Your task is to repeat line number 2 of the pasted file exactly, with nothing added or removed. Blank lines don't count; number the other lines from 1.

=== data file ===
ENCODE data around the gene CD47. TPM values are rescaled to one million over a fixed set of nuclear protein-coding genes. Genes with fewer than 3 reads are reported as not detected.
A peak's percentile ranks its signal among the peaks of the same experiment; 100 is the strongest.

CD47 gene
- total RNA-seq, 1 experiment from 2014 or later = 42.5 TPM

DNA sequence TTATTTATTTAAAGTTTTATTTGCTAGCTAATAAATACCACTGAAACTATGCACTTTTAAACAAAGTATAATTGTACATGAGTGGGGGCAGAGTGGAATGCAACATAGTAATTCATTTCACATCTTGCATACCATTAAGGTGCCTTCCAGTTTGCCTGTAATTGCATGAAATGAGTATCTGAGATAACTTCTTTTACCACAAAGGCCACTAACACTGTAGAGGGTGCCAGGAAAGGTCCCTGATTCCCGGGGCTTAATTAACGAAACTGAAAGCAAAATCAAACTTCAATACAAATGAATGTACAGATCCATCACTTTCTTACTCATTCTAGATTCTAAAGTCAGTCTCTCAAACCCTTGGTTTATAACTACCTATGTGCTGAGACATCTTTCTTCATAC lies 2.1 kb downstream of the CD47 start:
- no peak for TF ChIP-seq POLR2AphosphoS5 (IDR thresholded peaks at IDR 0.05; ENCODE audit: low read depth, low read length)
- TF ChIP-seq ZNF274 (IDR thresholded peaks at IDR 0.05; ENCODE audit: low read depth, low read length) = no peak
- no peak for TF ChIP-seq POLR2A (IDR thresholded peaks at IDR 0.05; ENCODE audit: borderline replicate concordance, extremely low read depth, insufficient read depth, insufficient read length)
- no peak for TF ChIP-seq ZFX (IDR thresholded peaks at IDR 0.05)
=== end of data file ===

A peak's percentile ranks its signal among the peaks of the same experiment; 100 is the strongest.